Should I Rake Leaves or Not?
Published 8:33 pm Wednesday, January 22, 2020
By Sheri Bethard
Certified Texas Master Gardener, Orange County Master Gardeners
That is a good question. There are several theories going around regarding the need to rake or not to rake the leaves which have fallen since winter arrived or at least what winter you could say we have had so far.
At least the deciduous trees have dropped their leaves and they are all over your yard and you want to get out and clean them up to make your yard look better. I am going to present two different theories whether to rake or not to rake and let you make your own decision.
Trees lose their leaves in the fall/winter as a survival method, meaning the tree can conserve water and energy and make it thru the winter. Thus, going dormant.
Reasons why not to rake leaves:
Raking leaves and bagging them or even putting them in compost piles destroys the homes of many small creatures that rely on the cover of the leaves in the winter. By working with nature and the ecosystem, you are being a steward of the land, and also improving the lawn. You will have healthier beneficial insect and animal populations in the spring which will improve your gardens, woodlots, ponds, etc.
Some such critters that can be found in leaf litter in the winter are:
- Box Turtles
- Salamanders and other amphibians
- Spiders and other arachnids
- Snails and slugs
- Millipedes and centipedes
- Beetles and other insects
- Moths and butterfly pupae
- Worms and other soil aerators
- Soil-improving microorganisms
- Important fungus and healthy bacteria
Healthy insect populations that rely on leaf letter in winter will also feed birds and predatory insects. The no-rake method will act as a natural fertilizer, improving your soils and also suppressing weeds and saving you time, effort and the cost of bagging.
What to do instead of raking:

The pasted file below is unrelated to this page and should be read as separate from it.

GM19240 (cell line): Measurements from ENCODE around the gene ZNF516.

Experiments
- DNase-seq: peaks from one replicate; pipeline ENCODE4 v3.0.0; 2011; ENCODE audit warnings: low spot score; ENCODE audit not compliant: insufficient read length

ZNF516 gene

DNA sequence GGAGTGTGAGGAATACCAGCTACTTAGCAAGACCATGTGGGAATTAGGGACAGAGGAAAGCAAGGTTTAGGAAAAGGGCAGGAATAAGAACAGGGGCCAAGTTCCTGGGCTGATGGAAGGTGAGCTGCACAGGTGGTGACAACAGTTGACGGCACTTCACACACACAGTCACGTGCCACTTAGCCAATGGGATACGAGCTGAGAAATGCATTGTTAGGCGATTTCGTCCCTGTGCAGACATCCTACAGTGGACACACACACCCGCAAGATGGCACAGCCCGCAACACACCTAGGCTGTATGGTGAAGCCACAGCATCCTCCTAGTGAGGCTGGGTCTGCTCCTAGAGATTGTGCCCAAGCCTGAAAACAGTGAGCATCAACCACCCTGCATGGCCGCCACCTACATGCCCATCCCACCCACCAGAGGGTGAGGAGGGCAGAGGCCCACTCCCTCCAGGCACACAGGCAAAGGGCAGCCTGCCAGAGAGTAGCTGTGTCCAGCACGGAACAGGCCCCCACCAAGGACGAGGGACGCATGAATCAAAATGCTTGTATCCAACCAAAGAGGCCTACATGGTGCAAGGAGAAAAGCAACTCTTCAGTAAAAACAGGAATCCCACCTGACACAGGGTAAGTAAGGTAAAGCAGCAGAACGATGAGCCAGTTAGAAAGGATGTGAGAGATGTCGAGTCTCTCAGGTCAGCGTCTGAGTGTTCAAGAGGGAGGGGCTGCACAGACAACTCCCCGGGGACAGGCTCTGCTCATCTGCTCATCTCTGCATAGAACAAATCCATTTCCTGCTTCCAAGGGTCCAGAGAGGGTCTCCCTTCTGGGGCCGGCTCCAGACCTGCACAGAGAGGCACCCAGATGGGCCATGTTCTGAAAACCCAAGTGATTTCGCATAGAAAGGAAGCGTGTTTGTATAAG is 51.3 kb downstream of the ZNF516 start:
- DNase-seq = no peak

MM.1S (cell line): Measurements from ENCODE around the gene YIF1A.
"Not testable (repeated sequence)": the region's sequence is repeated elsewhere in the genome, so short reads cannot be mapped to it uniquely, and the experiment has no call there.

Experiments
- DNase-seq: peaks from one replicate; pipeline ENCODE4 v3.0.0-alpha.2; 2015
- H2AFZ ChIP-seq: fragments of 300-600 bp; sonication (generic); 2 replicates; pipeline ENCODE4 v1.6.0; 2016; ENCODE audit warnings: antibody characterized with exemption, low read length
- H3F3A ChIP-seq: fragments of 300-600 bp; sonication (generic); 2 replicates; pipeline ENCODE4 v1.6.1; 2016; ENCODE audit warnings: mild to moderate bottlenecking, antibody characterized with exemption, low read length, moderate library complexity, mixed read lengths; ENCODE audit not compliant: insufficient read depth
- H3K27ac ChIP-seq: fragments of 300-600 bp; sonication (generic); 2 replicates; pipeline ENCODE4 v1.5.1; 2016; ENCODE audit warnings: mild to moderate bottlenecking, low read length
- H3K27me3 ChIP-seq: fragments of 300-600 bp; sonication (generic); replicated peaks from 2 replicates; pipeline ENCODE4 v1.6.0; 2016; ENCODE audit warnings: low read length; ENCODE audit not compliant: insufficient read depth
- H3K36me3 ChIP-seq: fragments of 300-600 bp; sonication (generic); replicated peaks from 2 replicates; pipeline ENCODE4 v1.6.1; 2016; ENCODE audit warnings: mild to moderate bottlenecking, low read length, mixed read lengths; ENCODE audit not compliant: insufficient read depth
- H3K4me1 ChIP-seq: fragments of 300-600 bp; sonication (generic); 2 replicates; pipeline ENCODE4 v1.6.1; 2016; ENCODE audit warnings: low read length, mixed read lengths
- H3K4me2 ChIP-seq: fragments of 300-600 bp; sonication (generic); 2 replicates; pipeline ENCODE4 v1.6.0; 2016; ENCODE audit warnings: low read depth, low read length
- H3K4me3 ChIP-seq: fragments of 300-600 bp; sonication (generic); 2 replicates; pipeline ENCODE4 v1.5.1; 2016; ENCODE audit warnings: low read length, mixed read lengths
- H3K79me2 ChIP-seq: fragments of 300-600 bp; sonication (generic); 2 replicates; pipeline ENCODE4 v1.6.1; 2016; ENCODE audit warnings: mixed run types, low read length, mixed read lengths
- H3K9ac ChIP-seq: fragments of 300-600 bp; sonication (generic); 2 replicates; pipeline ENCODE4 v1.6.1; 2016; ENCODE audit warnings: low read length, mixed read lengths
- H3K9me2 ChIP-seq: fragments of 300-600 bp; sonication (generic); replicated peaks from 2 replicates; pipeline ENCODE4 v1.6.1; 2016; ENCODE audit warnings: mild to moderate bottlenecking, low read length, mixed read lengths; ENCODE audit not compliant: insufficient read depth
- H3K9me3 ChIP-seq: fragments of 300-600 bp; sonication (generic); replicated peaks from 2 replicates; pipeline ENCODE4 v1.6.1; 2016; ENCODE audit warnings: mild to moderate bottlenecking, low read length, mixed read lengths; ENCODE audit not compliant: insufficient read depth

- Rake up leaves and move to the outskirts of your lawn where it does not bother you.
- Rake leaves and put them over your garden beds for protection
- Mulch leaves with your mower
- Rake leaves and put around trees as mulch
Reasons Why to Rake Leaves:
There is a good reason behind raking leaves that has to do with lawn health besides giving your lawn a nice tidy look. You probably heard the flowing warnings in the past about allowing leaves not to stay on top of your grass:
- The lawns, too, have to breathe.
- The lawn with be smothered in a thick layer of un-shredded leaves if left on top of them all winter
- That such a layer can invite pests and diseases and can cause serious problems like brown patch.
- That such a layer forms a barrier that blocks water, nutrients and a healthy air flow from getting down or the root system of your grass.
- If the leaves are matted down, they can keep new grass blades from emerging next spring.
So, when should I rake leaves? First, don’t use your rake, use your lawn mower on the mulch setting. You should have already been doing some mulching mowing since fall but if you have not then go ahead and start now with your blades set high to lightly mulch the leaves. Then in a couple of weeks, lower the blades some and mulch again. As you are doing this you are providing food for those little critters that I listed above. Most of all, please do not use a blower as you end up blowing the leaves, the critters, and also robs the soil of nature’s greatest resource – rich, natural compost from decomposing leaf litter. In addition, you have the noise of the blower and fuel usage.
So, To Rake or Not to Rake is the Question? Basically, in my research, what I found was we should be mulching mowing the leaves and letting them go right back into the grass and soil for the critters to take advantage of. You don’t want to let large leaves such as Maple, Oak, Sweetgum completely cover your grass as it could lead to potential problems, such as brown patch. I hope this helps you decide whether to rake or not, it has helped me.
If you have any questions, please contact our Hot Line at 409 882-7010 Tuesday and Thursday 10 a.m. – 2 p.m. or visit Facebook Orange County Texas Master Gardeners. Our website is https://txmg.org/orange. We meet the 2nd Thursday of each month 6 p.m. at the Orange County EXPO Center, 11475 FM 1442, Orangefield. Everyone is invited. Our next Master Gardener Certification class starts April 2. Contact us thru Facebook or our website for more information.